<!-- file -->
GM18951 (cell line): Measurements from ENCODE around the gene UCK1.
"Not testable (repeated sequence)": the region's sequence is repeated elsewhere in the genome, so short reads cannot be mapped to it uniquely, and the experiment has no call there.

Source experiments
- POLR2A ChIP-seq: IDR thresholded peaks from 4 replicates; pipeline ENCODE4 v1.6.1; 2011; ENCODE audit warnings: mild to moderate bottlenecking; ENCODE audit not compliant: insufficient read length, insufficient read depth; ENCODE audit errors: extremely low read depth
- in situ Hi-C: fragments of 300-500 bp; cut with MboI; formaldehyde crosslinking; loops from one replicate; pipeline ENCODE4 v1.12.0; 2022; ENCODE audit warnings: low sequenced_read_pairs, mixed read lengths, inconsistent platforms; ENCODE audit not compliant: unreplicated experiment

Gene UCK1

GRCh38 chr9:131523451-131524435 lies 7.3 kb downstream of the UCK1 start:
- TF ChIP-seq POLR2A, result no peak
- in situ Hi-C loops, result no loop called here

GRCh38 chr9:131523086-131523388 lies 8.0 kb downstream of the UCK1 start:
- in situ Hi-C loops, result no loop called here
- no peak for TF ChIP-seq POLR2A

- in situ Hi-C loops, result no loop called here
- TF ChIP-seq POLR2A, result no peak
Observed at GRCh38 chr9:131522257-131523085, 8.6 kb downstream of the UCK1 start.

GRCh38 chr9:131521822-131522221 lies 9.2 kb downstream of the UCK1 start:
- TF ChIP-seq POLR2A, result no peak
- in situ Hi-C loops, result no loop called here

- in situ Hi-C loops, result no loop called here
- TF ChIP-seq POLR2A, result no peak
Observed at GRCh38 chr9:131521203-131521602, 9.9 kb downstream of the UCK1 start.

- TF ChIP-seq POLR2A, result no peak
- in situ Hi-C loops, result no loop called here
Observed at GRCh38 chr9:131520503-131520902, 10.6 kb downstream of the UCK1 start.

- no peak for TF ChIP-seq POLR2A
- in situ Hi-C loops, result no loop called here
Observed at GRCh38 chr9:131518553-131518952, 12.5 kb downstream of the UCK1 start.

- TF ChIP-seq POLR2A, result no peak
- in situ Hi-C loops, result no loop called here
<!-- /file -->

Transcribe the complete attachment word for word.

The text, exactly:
GM18951 (cell line): Measurements from ENCODE around the gene UCK1.
"Not testable (repeated sequence)": the region's sequence is repeated elsewhere in the genome, so short reads cannot be mapped to it uniquely, and the experiment has no call there.

Source experiments
- POLR2A ChIP-seq: IDR thresholded peaks from 4 replicates; pipeline ENCODE4 v1.6.1; 2011; ENCODE audit warnings: mild to moderate bottlenecking; ENCODE audit not compliant: insufficient read length, insufficient read depth; ENCODE audit errors: extremely low read depth
- in situ Hi-C: fragments of 300-500 bp; cut with MboI; formaldehyde crosslinking; loops from one replicate; pipeline ENCODE4 v1.12.0; 2022; ENCODE audit warnings: low sequenced_read_pairs, mixed read lengths, inconsistent platforms; ENCODE audit not compliant: unreplicated experiment

Gene UCK1

GRCh38 chr9:131523451-131524435 lies 7.3 kb downstream of the UCK1 start:
- TF ChIP-seq POLR2A, result no peak
- in situ Hi-C loops, result no loop called here

GRCh38 chr9:131523086-131523388 lies 8.0 kb downstream of the UCK1 start:
- in situ Hi-C loops, result no loop called here
- no peak for TF ChIP-seq POLR2A

- in situ Hi-C loops, result no loop called here
- TF ChIP-seq POLR2A, result no peak
Observed at GRCh38 chr9:131522257-131523085, 8.6 kb downstream of the UCK1 start.

GRCh38 chr9:131521822-131522221 lies 9.2 kb downstream of the UCK1 start:
- TF ChIP-seq POLR2A, result no peak
- in situ Hi-C loops, result no loop called here

- in situ Hi-C loops, result no loop called here
- TF ChIP-seq POLR2A, result no peak
Observed at GRCh38 chr9:131521203-131521602, 9.9 kb downstream of the UCK1 start.

- TF ChIP-seq POLR2A, result no peak
- in situ Hi-C loops, result no loop called here
Observed at GRCh38 chr9:131520503-131520902, 10.6 kb downstream of the UCK1 start.

- no peak for TF ChIP-seq POLR2A
- in situ Hi-C loops, result no loop called here
Observed at GRCh38 chr9:131518553-131518952, 12.5 kb downstream of the UCK1 start.

- TF ChIP-seq POLR2A, result no peak
- in situ Hi-C loops, result no loop called here